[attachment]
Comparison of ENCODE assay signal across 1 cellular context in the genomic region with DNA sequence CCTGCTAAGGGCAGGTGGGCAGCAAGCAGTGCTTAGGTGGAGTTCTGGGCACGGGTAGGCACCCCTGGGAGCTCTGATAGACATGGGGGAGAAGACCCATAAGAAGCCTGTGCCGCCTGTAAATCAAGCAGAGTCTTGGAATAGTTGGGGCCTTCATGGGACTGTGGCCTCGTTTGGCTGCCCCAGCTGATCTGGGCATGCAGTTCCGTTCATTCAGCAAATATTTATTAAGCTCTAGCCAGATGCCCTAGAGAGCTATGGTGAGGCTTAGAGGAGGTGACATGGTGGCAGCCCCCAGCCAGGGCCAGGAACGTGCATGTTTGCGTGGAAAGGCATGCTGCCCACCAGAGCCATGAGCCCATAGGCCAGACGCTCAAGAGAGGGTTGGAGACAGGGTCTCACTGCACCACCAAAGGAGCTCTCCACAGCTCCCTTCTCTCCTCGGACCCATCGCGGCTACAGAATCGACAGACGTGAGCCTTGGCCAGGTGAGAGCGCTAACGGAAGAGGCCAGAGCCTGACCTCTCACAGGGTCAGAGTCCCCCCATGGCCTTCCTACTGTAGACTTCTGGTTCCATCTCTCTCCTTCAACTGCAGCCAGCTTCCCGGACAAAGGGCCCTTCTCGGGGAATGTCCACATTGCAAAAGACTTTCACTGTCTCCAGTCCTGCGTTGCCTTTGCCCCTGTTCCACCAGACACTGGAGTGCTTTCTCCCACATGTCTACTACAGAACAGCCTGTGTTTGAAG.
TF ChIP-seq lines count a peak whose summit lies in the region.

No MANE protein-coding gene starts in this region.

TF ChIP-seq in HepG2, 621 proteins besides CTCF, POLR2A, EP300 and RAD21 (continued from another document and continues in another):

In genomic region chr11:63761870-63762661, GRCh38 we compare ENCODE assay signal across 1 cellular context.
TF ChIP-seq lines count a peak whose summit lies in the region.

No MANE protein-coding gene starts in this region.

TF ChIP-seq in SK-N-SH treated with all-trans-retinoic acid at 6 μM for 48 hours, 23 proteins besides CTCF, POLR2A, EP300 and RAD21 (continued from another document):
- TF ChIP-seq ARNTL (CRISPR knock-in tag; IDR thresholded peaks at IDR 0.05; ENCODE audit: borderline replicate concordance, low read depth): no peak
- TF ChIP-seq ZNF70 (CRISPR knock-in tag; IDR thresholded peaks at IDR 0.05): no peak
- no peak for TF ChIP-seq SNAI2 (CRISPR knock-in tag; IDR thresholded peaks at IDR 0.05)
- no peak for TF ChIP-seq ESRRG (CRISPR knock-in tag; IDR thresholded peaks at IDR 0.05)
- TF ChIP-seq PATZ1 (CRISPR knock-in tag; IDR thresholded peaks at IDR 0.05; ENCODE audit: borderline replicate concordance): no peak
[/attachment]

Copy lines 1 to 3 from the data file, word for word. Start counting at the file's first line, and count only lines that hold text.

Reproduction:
Comparison of ENCODE assay signal across 1 cellular context in the genomic region with DNA sequence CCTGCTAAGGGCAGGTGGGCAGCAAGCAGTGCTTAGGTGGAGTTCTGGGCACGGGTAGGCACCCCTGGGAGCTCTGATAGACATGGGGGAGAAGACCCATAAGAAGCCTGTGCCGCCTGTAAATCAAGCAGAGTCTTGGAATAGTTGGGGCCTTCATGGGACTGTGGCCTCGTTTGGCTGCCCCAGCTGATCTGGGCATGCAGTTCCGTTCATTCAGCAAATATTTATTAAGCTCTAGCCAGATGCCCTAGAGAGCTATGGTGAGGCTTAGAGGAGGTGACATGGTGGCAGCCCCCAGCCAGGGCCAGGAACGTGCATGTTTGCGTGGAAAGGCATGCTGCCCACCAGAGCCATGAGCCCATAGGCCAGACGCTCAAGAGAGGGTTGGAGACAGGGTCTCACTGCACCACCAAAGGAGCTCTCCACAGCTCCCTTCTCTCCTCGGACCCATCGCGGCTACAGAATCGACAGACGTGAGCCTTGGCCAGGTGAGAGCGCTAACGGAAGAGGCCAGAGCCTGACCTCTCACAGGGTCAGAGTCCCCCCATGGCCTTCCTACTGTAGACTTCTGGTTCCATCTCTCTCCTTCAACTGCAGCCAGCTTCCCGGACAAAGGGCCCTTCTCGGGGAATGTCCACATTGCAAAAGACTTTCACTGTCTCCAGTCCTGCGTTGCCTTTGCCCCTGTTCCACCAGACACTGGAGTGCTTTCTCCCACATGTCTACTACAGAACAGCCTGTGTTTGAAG.
TF ChIP-seq lines count a peak whose summit lies in the region.

No MANE protein-coding gene starts in this region.